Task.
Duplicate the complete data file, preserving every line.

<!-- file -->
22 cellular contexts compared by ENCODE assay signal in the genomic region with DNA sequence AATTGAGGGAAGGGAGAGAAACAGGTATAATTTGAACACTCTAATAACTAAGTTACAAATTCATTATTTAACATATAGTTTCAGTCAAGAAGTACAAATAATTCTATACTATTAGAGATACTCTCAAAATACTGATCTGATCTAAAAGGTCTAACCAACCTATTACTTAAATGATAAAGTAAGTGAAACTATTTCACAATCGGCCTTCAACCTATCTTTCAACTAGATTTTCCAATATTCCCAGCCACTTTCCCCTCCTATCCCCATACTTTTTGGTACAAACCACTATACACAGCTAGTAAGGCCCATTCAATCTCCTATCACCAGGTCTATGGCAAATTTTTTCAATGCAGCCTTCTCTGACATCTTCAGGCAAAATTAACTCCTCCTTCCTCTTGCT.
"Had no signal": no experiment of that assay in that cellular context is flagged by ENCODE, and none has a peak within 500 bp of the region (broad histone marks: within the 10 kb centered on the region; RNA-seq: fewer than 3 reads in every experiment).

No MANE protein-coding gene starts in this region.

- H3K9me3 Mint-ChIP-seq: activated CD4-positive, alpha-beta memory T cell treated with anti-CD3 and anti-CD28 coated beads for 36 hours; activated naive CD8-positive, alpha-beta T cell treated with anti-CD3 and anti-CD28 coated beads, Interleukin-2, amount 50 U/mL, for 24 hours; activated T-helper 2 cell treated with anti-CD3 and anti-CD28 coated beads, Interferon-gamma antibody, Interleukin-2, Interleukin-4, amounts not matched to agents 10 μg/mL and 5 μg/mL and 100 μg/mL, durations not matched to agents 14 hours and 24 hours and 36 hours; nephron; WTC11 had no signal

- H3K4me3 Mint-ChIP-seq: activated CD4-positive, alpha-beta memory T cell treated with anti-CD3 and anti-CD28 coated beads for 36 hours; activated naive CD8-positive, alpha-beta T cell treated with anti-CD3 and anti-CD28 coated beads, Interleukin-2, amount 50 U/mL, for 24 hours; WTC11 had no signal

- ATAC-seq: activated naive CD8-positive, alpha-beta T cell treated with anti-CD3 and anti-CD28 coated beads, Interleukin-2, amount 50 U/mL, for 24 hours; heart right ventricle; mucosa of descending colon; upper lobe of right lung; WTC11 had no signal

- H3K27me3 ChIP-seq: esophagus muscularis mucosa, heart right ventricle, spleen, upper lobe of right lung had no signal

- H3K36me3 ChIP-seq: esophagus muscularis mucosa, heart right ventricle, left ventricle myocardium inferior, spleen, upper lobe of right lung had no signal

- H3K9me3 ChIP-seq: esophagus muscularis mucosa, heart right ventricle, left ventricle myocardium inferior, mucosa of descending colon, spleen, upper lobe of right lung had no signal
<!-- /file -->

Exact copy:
22 cellular contexts compared by ENCODE assay signal in the genomic region with DNA sequence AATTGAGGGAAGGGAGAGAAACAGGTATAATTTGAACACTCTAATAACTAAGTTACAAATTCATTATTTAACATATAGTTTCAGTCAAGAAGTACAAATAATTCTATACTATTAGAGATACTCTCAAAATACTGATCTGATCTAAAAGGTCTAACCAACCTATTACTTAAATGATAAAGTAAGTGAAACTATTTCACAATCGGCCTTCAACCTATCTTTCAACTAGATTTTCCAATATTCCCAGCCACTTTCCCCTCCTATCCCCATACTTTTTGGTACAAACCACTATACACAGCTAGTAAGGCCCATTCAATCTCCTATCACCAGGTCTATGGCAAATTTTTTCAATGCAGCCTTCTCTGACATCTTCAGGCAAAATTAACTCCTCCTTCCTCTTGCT.
"Had no signal": no experiment of that assay in that cellular context is flagged by ENCODE, and none has a peak within 500 bp of the region (broad histone marks: within the 10 kb centered on the region; RNA-seq: fewer than 3 reads in every experiment).

No MANE protein-coding gene starts in this region.

- H3K9me3 Mint-ChIP-seq: activated CD4-positive, alpha-beta memory T cell treated with anti-CD3 and anti-CD28 coated beads for 36 hours; activated naive CD8-positive, alpha-beta T cell treated with anti-CD3 and anti-CD28 coated beads, Interleukin-2, amount 50 U/mL, for 24 hours; activated T-helper 2 cell treated with anti-CD3 and anti-CD28 coated beads, Interferon-gamma antibody, Interleukin-2, Interleukin-4, amounts not matched to agents 10 μg/mL and 5 μg/mL and 100 μg/mL, durations not matched to agents 14 hours and 24 hours and 36 hours; nephron; WTC11 had no signal

- H3K4me3 Mint-ChIP-seq: activated CD4-positive, alpha-beta memory T cell treated with anti-CD3 and anti-CD28 coated beads for 36 hours; activated naive CD8-positive, alpha-beta T cell treated with anti-CD3 and anti-CD28 coated beads, Interleukin-2, amount 50 U/mL, for 24 hours; WTC11 had no signal

- ATAC-seq: activated naive CD8-positive, alpha-beta T cell treated with anti-CD3 and anti-CD28 coated beads, Interleukin-2, amount 50 U/mL, for 24 hours; heart right ventricle; mucosa of descending colon; upper lobe of right lung; WTC11 had no signal

- H3K27me3 ChIP-seq: esophagus muscularis mucosa, heart right ventricle, spleen, upper lobe of right lung had no signal

- H3K36me3 ChIP-seq: esophagus muscularis mucosa, heart right ventricle, left ventricle myocardium inferior, spleen, upper lobe of right lung had no signal

- H3K9me3 ChIP-seq: esophagus muscularis mucosa, heart right ventricle, left ventricle myocardium inferior, mucosa of descending colon, spleen, upper lobe of right lung had no signal